In all of the crossovers I have ever seen over multiple cinematic universes, few of them make as much sense to me as the inclusion of Indian femmes and in a show focused on an illustrious marriage market such as Bridgerton season 2.
The Netflix series — Bridgerton — follows marriage obsessed debutants and their equally marriage obsessed ‘mamas’ as they aim to marry well off gentlemen from the same class around their ‘ton’. While it is not only the fixation on marriage that Indian society and Bollywood hold dear but it is also the romantic tropes that are present in both period dramas and Bollywood that make the crossover an easy sell. And Netflix really did sell it with the release of Bridgerton season 2 this March.
Bridgerton season 2 follows the story of Kate and Edwina Sharma from Bombay as they make their debut into London society in search of a suitable husband for Edwina. This inclusion of Indian femmes in a period drama is a great for more equitable representation in western tv however, not every part of this representation was met with praise.
Speaking on the Indian representation in the show, writer Dhavi Solani tells Vice, “…But for me, it’s all a bit kabhi khushi, kabhi gham”. That translates to ‘sometimes happiness, sometimes sadness’. Speaking to the issues throughout the season Solani touches on the historical inaccuracies and errors in language throughout. Although I can’t seem to find myself extremely upset about this representation, Solani brings up incredibly important points throughout the article.
For many people like me who grew up as third generation Indians in countries outside of India, we have an experience of Indian culture diluted by realities and traditions of the cultures we now live within. This is not to say that there is anything wrong with this, at all in fact. But rather, representation such as this, which delicately weaves elements/experiences of culture universal to those of Indian heritage is interesting to see.
From the instrumental rendition of the iconic title song from Kabhi Kushi, Kabhi Gham to the inclusion of a haldi ceremony, I would argue that the representation in Bridgerton was successful in quite a few aspects. I attribute this success to the show incorporating small nods to Indian culture that many people like me can relate to, despite being so removed from our Indian heritage. Many femmes can relate to the special cultural practice of seeing big sister Kate oiling her little sister’s hair.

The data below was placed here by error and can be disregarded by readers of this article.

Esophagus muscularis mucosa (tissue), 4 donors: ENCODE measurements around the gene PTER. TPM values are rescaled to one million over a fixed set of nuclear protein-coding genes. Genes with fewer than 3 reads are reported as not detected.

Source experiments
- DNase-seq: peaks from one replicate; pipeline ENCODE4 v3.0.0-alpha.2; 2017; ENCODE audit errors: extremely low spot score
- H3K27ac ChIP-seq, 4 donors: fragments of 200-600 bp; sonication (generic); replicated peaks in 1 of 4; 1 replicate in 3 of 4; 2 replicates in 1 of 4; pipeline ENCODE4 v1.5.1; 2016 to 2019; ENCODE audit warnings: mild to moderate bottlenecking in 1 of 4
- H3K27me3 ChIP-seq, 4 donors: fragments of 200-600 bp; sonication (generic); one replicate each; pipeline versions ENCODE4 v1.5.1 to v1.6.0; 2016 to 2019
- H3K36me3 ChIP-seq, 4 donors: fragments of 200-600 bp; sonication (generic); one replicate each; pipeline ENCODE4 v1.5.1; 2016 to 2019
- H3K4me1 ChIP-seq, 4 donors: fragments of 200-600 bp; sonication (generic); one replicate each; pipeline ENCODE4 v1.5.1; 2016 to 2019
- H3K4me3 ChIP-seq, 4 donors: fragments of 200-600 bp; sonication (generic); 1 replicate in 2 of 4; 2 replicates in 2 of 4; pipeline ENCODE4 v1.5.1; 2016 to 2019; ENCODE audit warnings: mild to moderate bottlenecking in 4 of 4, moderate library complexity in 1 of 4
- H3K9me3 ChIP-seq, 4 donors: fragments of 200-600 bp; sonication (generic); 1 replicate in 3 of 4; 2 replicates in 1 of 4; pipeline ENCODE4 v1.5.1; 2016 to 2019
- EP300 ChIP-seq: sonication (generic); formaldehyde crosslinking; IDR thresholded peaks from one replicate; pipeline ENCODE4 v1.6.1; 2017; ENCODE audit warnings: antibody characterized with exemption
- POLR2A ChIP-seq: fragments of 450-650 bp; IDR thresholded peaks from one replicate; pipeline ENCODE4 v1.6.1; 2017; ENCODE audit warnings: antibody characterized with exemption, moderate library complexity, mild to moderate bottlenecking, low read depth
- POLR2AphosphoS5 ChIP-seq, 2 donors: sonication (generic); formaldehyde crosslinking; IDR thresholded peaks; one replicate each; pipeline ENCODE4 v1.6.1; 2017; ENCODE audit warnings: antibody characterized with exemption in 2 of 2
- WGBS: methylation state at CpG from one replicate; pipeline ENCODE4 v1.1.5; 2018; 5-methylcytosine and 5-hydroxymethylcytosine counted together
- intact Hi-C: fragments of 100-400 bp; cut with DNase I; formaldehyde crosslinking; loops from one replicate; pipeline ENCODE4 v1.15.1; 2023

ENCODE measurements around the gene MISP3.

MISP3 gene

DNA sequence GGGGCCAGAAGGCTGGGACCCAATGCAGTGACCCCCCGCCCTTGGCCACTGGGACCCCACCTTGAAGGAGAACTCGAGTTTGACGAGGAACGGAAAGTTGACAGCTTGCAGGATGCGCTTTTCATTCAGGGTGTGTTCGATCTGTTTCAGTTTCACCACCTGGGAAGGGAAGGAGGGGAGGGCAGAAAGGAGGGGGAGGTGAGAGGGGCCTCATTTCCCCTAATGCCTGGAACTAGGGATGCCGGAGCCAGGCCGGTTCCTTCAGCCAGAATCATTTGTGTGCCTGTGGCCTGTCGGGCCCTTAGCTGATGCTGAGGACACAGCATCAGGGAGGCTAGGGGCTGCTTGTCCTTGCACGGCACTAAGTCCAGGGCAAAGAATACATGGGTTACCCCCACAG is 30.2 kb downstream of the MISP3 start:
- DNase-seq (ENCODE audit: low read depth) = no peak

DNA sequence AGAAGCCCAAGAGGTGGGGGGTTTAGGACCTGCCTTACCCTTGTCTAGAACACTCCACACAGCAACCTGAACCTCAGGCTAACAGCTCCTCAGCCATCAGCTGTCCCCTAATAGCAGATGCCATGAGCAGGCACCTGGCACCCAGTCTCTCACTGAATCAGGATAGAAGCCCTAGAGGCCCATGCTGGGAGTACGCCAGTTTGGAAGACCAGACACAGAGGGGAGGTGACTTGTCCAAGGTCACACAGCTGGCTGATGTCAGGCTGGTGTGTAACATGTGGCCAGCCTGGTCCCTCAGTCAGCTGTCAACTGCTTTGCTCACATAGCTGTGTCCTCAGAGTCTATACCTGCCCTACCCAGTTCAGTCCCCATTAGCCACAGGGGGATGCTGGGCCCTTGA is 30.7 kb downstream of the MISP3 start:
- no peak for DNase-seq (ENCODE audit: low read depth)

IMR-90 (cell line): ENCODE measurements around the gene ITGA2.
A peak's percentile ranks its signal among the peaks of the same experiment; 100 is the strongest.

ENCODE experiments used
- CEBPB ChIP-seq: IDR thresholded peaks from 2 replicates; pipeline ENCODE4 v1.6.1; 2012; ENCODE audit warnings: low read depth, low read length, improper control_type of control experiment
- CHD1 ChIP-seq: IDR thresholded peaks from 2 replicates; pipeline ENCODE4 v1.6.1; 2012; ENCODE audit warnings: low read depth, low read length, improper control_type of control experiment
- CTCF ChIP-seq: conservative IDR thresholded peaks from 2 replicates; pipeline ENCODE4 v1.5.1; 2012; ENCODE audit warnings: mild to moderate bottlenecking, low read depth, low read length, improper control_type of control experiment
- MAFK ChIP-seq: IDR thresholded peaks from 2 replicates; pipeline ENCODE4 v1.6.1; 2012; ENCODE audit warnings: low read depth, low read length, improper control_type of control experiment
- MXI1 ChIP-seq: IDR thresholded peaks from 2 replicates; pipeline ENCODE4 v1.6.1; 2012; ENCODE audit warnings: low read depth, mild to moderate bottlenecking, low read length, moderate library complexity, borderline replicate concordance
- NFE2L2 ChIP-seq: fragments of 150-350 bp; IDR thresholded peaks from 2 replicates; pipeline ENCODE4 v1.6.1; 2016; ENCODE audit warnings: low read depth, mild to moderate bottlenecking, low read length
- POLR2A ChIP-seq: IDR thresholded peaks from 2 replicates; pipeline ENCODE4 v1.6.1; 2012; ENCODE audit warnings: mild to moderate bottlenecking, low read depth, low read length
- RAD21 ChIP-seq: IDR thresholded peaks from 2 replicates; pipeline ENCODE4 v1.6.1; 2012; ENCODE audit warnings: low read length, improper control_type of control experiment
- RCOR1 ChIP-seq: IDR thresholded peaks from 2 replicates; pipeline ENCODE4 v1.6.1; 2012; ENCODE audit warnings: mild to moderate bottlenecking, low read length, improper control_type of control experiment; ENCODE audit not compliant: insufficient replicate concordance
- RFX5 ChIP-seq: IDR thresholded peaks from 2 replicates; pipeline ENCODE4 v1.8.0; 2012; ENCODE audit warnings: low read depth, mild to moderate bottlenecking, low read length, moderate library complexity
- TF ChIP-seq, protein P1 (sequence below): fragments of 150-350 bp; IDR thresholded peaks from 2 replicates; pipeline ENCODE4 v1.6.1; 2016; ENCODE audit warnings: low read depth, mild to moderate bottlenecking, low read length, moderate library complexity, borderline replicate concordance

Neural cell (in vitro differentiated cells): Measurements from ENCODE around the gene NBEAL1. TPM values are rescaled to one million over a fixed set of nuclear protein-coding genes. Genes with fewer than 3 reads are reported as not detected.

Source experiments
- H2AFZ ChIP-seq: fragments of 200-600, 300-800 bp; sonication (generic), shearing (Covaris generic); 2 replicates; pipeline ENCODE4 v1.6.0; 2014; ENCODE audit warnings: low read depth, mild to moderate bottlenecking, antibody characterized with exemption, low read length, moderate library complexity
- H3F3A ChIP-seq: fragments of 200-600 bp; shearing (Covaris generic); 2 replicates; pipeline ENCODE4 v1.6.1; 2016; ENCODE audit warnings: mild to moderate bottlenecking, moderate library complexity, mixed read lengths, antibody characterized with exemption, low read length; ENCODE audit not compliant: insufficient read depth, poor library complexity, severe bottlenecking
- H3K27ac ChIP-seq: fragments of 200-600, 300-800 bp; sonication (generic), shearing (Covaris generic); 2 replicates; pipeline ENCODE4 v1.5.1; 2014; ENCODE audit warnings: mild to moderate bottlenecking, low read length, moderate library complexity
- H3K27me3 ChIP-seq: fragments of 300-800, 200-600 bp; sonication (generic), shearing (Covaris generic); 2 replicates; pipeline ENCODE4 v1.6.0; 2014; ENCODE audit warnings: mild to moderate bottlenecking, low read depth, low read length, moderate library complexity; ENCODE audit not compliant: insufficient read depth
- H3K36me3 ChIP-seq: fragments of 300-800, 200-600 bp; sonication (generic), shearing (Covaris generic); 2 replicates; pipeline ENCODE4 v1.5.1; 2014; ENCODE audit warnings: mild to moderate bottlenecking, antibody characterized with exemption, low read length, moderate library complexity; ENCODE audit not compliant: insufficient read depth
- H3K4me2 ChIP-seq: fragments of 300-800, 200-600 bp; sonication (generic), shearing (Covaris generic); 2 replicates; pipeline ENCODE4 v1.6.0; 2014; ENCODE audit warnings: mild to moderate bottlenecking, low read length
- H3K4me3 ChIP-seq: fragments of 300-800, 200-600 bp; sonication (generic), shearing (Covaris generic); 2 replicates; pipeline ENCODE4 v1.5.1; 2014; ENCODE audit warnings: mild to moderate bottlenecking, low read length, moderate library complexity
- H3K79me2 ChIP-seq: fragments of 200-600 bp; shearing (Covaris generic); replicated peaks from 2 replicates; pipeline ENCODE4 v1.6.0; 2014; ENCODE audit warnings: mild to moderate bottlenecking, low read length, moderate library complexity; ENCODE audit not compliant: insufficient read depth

At the crux of it I think that the Sharma sisters as characters pass the biggest hurdle that the representation of POC in Hollywood often face — having their entire characters centre around the fact that they are not white. Most representations do not even attempt to pass this hurdle and render characters which enforce the western framework of othering despite attempting to do the very opposite.
Here, the Sharma sisters each have a character and plot line which aligns with the main goal of the show. I am willing to forgive the few present transgressions as the show in its entirety did not leave me feeling as though the Indian characters within it were mocked or tokenised — as is standard practice with most Indian representation in western tv and cinema.
Kate, Edwina and even their mother Mary are able to have parts of their heritage incorporated into the show without it appearing as being Indian is what makes up their entire personality.
While no representation can ever accurately sum up an entire group of people or will ever be 100% accurate for everyone, Bridgerton season 2 is one of the better representations brown femmes have seen in recent years. This is not to say it is perfect as I do agree with many points brought up in Dhavi Solani’s article mentioned above — it is, however, a step in the right direction.
I also consider how both Kate and Edwina are darker skinned, standing in contrast to the usual colourist casting methods adopted by both Hollywood and Bollywood.
There is no way to deny the importance of western Indian audiences seeing themselves on screen, especially when represented outside of the usual parameters and Hollywood standards. Growing up I would’ve never imagined that an Indian femme would star in an English period drama, and with most of the media I consume being English, it is great for me to see.
I indulged in Bridgerton with the thinking that things are not supposed to be perfect as the world Bridgerton is set in is so far removed from reality. So, while there is a lot of sadness or disappointment experienced when one realises that the representation is not as accurate as it could have been through more thorough research, I would sum up Bridgerton season two as “sometimes sadness, but mainly happiness” or as Google translate suggests “Kabhi gham, lekin mukhy roop se khushee”.